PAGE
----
The Environmental Working Group (Website) has just released its 2021 Tap Water Database that analyzes data from more than 1,600 systems in Florida, that serve roughly 20.5 million people, along with a call for stricter water quality standards and more funding for public water infrastructure improvements.
The organization launched in 1993 with a mission to spotlight out-of-date legislation and harmful policies that impact people’s health and the health of the environment.
The group recently released its annual Tap Water Database that allows users to enter their Zip Code to see reports of the types and amounts of toxic chemicals that are present in that location’s drinking water, and their associated health effects if people are exposed to them.
While OUC is in compliance with all federal health-based drinking water standards, EWG’s report found five contaminants that exceed their own in-house standards, which call for dramatic reductions in some of the toxins found in our local water, including the following:
- 1,3-Butadiene – 2.2x higher than EWG’s Health Guideline which suggests a benchmark of 0.0103 ppb vercus OUC’s recommended 0.0229 ppb. There is no legal limit.
- Chromium (hexavalent) – 2.3x higher than EWG’s Health Guideline which suggests a benchmark of 0.02 ppb versus OUC’s 0.0456 ppb. There is no legal limit. Chromium (hexavalent) is a carcinogen that commonly contaminates American drinking water. Chromium (hexavalent) in drinking water may be due to industrial pollution or natural occurrences in mineral deposits and groundwater.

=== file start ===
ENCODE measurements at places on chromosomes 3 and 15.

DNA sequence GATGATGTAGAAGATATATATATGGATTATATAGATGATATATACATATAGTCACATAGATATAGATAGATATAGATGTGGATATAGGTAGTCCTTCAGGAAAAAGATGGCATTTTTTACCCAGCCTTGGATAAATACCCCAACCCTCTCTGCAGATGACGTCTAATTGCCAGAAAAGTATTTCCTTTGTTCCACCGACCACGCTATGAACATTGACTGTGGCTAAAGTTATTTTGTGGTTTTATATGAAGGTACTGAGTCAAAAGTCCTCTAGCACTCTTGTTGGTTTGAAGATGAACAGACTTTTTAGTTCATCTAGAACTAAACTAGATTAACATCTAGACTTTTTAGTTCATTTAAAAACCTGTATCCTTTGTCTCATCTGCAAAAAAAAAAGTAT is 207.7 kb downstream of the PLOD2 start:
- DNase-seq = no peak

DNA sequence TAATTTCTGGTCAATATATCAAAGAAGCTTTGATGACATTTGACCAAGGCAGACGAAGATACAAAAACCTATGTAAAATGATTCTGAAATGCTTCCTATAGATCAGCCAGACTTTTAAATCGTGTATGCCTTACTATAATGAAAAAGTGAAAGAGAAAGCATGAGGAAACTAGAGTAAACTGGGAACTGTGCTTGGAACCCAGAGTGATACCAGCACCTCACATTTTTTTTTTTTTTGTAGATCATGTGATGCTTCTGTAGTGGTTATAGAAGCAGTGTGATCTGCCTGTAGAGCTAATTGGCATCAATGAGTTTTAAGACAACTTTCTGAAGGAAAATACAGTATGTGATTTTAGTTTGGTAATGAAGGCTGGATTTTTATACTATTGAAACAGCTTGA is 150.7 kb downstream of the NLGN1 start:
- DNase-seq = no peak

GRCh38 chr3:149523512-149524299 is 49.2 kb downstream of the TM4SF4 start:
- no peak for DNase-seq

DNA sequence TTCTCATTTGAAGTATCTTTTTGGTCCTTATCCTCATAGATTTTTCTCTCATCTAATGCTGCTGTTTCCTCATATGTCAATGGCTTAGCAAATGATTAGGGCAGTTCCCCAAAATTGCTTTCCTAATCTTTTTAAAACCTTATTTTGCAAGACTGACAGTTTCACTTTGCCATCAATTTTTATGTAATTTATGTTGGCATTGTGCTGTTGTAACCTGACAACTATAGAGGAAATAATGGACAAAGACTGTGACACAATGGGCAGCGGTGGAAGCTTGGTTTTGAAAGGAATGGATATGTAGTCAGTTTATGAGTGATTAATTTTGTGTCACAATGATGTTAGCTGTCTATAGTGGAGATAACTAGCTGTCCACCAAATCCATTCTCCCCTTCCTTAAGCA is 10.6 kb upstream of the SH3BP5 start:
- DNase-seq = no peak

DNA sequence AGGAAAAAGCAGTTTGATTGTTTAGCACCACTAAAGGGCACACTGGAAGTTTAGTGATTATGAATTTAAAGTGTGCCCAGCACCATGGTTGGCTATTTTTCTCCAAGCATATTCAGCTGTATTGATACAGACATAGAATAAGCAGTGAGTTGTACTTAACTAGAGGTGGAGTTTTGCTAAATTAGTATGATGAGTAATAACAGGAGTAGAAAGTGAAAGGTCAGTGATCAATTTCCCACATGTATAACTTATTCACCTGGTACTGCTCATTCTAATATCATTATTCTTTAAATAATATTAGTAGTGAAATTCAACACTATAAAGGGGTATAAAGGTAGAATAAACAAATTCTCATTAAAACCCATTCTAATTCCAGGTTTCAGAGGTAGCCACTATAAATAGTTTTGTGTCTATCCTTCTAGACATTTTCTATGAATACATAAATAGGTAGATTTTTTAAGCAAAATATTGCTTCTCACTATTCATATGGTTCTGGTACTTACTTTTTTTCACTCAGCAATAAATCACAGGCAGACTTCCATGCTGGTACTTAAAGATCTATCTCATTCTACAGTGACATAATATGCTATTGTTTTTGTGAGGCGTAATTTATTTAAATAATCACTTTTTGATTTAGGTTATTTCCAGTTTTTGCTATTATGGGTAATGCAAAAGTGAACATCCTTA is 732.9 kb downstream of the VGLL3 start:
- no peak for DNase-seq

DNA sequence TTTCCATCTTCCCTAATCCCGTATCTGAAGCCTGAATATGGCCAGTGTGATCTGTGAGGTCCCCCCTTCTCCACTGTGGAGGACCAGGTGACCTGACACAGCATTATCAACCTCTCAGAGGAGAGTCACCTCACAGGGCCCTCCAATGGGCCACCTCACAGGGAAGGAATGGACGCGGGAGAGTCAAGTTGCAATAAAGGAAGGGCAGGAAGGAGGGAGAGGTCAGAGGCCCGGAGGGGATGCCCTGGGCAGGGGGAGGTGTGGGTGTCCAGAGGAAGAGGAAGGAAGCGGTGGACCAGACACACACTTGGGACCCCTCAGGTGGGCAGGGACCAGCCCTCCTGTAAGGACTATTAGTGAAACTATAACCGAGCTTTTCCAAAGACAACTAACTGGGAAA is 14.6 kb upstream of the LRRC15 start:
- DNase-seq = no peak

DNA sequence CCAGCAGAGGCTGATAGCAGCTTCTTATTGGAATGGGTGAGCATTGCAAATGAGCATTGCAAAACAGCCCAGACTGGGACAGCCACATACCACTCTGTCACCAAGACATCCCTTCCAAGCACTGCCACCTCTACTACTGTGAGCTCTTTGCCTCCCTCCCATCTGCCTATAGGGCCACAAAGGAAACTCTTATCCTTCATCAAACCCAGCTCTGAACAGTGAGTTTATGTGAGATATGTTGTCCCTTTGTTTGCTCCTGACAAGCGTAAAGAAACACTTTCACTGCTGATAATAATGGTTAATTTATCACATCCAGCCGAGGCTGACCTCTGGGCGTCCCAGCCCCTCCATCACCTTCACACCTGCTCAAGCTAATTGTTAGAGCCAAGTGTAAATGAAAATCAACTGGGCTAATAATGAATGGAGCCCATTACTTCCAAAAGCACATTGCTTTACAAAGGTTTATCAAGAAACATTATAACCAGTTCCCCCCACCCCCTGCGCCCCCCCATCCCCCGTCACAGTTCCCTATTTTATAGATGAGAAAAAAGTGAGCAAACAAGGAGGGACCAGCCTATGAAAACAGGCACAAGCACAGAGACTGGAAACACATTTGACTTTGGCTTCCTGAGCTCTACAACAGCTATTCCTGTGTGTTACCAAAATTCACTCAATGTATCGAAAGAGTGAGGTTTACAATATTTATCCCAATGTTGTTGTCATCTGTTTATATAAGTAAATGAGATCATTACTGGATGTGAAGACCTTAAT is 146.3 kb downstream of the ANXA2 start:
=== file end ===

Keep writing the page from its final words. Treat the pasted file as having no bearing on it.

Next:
- Haloacetic acids (HAA5) – 192x higher than EWG’s Health Guideline which suggests a benchmark of 0.1 ppb versus OUC’s 19.2 ppb. The legal limit is 60 ppb. Haloacetic acids are formed when disinfectants such as chlorine are added to tap water.
- Haloacetic acids (HAA9) – 544x higher than EWG’s Health Guideline which suggests a benchmark of 0.06 ppb versus OUC’s 32.7 ppb. There is no legal limit. Haloacetic acids are formed when disinfectants such as chlorine are added to tap water.
- Total trihaolmethanes (TTHMs) – 384x higher than EWG’s Health Guideline which suggests a benchmark of 0.15 ppb versus OUC’s 57.6 ppb. The legal limit is 80 ppb. Trihalomethanes are cancer-causing contaminants that form during water treatment with chlorine and other disinfectants.
Other contaminants detected include 2-propen-1-ol, Barium, Chromium, Fluoride, Manganese, Molybdenum, Nitrate, Quinoline, Selenium, Strontium, and Vanadium.
We shared the results with the Orlando Utilities Commission which said that the EWG’s standards differ greatly from both the U.S. Environmental Protection Agency and the Florida Department of Environmental Protection and that OUC was well within all required limits.
It should be noted that the EWG sells water filters on their website.